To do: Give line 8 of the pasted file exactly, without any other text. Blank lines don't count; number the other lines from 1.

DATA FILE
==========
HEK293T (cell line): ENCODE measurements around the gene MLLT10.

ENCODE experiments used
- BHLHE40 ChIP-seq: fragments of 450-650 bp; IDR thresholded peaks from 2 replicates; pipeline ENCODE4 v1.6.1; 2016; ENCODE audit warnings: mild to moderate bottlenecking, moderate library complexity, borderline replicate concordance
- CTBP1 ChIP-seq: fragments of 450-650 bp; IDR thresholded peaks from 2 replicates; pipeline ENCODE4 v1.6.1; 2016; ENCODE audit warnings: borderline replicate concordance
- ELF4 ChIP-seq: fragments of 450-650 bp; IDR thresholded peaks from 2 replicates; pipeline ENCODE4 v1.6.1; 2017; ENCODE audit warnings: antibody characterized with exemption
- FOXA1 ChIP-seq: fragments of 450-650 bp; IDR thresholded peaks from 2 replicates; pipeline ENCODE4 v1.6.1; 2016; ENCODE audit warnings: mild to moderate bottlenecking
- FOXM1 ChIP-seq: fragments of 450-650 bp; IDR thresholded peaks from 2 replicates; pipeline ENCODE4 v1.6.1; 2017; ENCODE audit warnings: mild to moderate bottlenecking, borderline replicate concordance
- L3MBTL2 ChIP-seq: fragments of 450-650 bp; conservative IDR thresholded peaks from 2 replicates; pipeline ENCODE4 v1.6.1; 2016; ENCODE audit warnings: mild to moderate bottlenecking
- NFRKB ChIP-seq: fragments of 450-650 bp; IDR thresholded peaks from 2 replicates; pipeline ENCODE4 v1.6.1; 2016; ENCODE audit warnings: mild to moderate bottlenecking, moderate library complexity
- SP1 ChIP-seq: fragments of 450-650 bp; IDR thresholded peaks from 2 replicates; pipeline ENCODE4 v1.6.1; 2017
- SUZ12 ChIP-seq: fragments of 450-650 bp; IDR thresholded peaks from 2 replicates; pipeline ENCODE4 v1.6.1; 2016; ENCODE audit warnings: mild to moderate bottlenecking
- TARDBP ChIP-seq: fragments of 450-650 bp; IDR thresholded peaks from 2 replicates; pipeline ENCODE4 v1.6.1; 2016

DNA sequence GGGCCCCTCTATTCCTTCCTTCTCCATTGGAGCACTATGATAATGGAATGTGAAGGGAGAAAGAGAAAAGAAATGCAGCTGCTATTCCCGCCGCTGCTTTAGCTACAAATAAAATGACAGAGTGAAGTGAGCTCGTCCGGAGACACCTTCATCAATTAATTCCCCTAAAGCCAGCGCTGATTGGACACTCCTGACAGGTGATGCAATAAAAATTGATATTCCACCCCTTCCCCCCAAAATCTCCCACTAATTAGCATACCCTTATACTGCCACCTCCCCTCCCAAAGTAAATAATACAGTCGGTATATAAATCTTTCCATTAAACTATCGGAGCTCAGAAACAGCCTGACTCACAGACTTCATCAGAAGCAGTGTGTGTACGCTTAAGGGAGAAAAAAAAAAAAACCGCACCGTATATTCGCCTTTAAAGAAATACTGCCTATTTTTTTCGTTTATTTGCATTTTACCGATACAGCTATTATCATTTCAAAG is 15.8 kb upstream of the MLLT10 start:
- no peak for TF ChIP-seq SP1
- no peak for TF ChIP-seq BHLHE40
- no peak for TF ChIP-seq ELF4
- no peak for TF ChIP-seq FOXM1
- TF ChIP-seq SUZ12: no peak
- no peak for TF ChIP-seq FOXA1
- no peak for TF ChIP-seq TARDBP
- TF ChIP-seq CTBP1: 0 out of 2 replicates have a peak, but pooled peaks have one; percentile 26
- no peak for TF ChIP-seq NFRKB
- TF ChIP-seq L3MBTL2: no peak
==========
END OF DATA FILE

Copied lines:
- L3MBTL2 ChIP-seq: fragments of 450-650 bp; conservative IDR thresholded peaks from 2 replicates; pipeline ENCODE4 v1.6.1; 2016; ENCODE audit warnings: mild to moderate bottlenecking